The South African Wine Industry – Historical and General Information
The South African wine industry began in 1652 with the arrival of Jan van Riebeeck in the Cape region. His first wine was made in 1659.
The history of what has happened in between then and now is rather interesting. Lots of politics, and I'm not talking about Apartheid...
Currently, depending on what statistics you look at, the South African wine industry is the 6th or 7th largest in the world and growing. Producers are divided according to one of three different types - estate wineries, co-operatives, and independent cellars.
Wine regions include the Cape Winelands, which includes Stellenbosch, Paarl, Franschhoek and more. Contantia is the oldest, and there are lots of others outside of Cape Town, such as Swartland and Cape Point.
The Pinotage grape, a cross between Cinsault and Pinot Noir is exclusively South African, and the youngest grape variety in the world. However, Cabernet sauvignon dominates the red varieties, while Shiraz is becoming more and more popular. Chenin blanc is the most planted variety of all...
Winery tours – 26th of September
We went on the Easy Riders group wine tour that included the following four wineries:
The highlight of this trip was watching a bottle of sparkling wine be opened with a sword ;-) This was the only winery on this whole tour where we had a guide who presented information about wine production in general and where we got to see a cellar. The wines were OK - we didn't grade them very high. Most likely because we were stingy with the grading at the start...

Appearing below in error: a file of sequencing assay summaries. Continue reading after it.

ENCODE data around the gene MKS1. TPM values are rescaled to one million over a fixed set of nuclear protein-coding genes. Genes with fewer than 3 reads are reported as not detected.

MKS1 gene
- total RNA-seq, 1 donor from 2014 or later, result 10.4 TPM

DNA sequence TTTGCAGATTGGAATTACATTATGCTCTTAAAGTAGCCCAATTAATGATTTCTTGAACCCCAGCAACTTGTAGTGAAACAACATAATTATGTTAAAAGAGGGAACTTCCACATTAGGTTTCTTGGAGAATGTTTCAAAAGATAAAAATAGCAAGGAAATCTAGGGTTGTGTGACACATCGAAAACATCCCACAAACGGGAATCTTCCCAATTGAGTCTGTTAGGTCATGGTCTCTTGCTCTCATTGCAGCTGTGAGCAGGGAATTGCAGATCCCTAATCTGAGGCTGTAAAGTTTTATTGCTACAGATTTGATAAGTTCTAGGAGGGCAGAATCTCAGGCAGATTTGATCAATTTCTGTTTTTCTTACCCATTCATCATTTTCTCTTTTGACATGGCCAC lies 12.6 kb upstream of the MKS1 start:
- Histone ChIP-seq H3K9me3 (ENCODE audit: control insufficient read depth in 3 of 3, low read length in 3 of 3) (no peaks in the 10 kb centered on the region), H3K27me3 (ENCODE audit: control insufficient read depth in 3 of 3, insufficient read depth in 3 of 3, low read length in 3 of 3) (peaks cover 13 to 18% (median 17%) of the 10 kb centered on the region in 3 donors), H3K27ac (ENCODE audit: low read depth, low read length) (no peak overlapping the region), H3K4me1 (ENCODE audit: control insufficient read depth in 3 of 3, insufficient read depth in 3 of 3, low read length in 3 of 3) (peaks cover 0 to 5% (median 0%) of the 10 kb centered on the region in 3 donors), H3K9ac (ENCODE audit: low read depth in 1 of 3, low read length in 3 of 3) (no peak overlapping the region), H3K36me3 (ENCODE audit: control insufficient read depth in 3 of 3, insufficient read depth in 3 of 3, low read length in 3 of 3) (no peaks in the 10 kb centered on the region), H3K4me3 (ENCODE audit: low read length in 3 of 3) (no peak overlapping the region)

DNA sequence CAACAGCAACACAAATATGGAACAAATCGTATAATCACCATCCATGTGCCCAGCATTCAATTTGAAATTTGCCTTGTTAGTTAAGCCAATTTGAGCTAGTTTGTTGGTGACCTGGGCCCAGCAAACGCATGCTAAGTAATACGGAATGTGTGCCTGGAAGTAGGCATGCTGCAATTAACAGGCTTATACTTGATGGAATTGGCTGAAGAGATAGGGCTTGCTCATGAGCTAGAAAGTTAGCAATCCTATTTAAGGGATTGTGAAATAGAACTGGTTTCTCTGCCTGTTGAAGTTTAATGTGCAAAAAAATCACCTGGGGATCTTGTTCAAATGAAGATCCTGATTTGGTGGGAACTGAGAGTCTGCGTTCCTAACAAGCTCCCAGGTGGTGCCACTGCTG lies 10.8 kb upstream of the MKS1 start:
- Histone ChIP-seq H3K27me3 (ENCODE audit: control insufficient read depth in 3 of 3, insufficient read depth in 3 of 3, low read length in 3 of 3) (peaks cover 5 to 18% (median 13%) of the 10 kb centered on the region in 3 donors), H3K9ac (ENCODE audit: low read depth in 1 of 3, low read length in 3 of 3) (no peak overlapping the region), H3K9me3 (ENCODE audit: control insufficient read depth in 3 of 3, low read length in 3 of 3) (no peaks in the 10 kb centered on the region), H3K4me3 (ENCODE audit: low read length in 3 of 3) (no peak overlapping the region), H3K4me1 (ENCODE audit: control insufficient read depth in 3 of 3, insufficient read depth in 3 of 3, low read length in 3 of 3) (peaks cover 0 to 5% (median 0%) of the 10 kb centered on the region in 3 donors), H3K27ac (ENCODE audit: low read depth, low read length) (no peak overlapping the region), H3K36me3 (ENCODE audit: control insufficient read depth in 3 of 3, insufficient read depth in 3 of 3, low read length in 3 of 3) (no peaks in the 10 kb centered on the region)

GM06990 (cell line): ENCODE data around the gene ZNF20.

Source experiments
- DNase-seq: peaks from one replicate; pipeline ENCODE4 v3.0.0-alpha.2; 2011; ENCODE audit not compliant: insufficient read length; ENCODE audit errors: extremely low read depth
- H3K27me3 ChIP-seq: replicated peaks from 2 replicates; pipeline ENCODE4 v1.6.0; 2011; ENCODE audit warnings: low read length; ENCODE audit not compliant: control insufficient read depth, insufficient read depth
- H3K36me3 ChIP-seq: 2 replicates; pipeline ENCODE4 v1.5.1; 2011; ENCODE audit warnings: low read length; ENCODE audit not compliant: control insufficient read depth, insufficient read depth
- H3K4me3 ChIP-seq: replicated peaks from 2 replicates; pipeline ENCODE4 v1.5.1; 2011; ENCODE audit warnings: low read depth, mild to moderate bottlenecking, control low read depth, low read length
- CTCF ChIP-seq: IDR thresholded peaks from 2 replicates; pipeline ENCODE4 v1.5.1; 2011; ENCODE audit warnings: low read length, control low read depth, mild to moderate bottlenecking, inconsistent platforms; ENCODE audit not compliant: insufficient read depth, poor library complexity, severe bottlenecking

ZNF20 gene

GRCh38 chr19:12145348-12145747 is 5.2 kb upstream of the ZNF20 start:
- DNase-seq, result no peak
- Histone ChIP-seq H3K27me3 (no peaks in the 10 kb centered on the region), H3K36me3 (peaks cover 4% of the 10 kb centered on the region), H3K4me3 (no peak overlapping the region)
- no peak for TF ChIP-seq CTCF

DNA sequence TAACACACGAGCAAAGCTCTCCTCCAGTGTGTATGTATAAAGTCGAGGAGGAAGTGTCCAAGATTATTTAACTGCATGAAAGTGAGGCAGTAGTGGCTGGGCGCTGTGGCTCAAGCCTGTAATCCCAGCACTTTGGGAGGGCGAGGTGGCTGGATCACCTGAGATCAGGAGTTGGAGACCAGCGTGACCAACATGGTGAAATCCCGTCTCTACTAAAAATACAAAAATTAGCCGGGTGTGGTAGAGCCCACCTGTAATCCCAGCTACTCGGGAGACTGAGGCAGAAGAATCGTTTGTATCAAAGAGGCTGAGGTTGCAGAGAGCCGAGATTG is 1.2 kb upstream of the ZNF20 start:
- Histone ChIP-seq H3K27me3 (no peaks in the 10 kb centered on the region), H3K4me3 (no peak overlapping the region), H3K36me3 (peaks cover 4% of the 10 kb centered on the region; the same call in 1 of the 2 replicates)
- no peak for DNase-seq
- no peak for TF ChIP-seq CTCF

Yes, indeed. Goats do roam here! And they let us taste the good stuff, not just their cheapest stuff – at most wineries, they only have a certain set of “cheaper” wines they let the tourists taste. In order to taste the good stuff, you usually have to book a special appointment/tasting. Or pay extra, though it's difficult to get that in order if the place is busy. And not only did we taste lots of really good wine, we also got to taste some really tasty cheeses, produced from the goats' and cows' milk from the animals on the farm. Too bad it was impossible to take some of the cheese home with me :-/
Kudos to Enoch, who assisted us in the tastings and with buying a few bottles. He was brilliant!
They have a very nice sparkling (Methode Cap Classique/Maingard Brut) and a lovlier wooded chardonnay. Not too crazy about the the other wines though.
The wines we tasted were already set up for us when we arrived, i.e. poured in the tasted glasses, which I wasn't overly amused with. However, they have a white wine called Le Bouquet that was just amazing – everyone sitting at the tasting table with us liked the Le Bouquet. Which was interesting because the others we sat with had very different tastes in wine than our tastes... We ended up buying a bottle :-)